OPINION

Rick Sanchez: GOP needs a third-party candidate in order to win in November

CARMEL, IN - MAY 02:  Republican presidential candidate Donald Trump speaks during a campaign stop at the Palladium at the Center for the Performing Arts on May 2, 2016 in Carmel, Indiana. Trump continues to campaign leading up to the Indiana primary on May 3.  (Photo by Joe Raedle/Getty Images)

CARMEL, IN - MAY 02: Republican presidential candidate Donald Trump speaks during a campaign stop at the Palladium at the Center for the Performing Arts on May 2, 2016 in Carmel, Indiana. Trump continues to campaign leading up to the Indiana primary on May 3. (Photo by Joe Raedle/Getty Images)  (2016 Getty Images)

OK, they couldn’t stop him but maybe they can at least limit the damage. Not talking about a pre convention play here. No, as I wrote in my column last week, this thing is over and Trump’s won it.  

What I’m referring to is saving face. The GOP with Trump at the top of the ticket will lose the general election, thereby handing ex-senator, ex-secretary of state and ex-first lady Hillary Clinton the keys to the Oval Office.

It’s about brand association and messaging. Would you want to sell a product using a spokesperson that almost half the population finds offensive? The Republican Party would be ill- advised to send that type of message to non-white and Latino voters, but that’s exactly what it’s doing.

- Rick Sanchez

But the Oval Office is not the only thing Republicans stand to lose. Also at stake is the party’s standing with almost half the U.S. population — Latinos, women, African-Americans, Muslims, Asians and the disabled have all been deeply offended by Trump at some point and will hold the GOP responsible for nominating him for decades to come.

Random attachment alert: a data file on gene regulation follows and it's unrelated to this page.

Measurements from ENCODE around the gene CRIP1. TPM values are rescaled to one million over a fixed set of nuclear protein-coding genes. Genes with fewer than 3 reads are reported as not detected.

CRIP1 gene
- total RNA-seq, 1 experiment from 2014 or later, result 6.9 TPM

That’s more damage than the GOP brand can withstand. 

Can the GOP mitigate the damage? Yes, if it runs a third-party conservative candidate against both Clinton and Trump. Why? First of all, because it's the only way to compete to keep the House and Senate. Trump's coattails will clearly not be long enough to help down-ballot candidates. A third-party conservative candidate could potentially draw in Republican voters disillusioned by having Trump on top of the ticket, thereby giving a much-needed boost to down-ballot candidates.

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So here’s the deal: By running a "real" conservative, Republicans get to draw from two potential pools for down-ballot voters. They hit Trump voters and give themselves a chance to compete for non-Trump voters as well, rather than gifting them to Clinton. 

A non offensive, inclusive and independent conservative running as a third-party candidate will assure a Clinton victory, but chances are she’s going to win anyway based solely on demographic math. A third-party candidate helps Republicans cut their losses by holding on to the House and Senate, while writing off the White House.

But that’s not the only reason the GOP should act now to stop Trump, the most offensive candidate they’ve ever nominated. The other reason has to do with the party’s long-term viability, if not salvation. For decades to come, America is going to become more Asian, more African-American and most of all, much, much more Latino. The numbers are staggering, that’s simply a fact. And 78 percent of that growth, according to the Pew Hispanic Research Center, will come not from immigration — but rather from U.S. born Hispanic-Americans who can and will vote. 

It’s about brand association and messaging. Would you want to sell a product using a spokesperson that almost half the population finds offensive? The Republican Party would be ill- advised to send that type of message to non-white and Latino voters, but that’s exactly what it’s doing. It is essentially resting its brand identity for decades in the hands of Donald Trump, a brand that has offended and insulted millions upon millions of Americans. 

There’s a life lesson we all learn as children from our parents that reminds us to be careful whom we associate with. One of its many derivations goes something like this: “Tell me who you hang around with and I’ll tell you who you are."

Ironically, that expression is attributed to a well-known 16th century writer who happened to be Hispanic. His name is Miguel de Cervantes and what he wrote was “tell me thy company, and I’ll tell thee what thou art.”  

It’s good advise from Cervantes who would likely frame it a bit differently today when it comes to the Grand Ol’ Party: “Tell me who thy nominate, and I’ll tell thee who thou art.”   

Rick Sanchez is a contributor for Fox News Latino.

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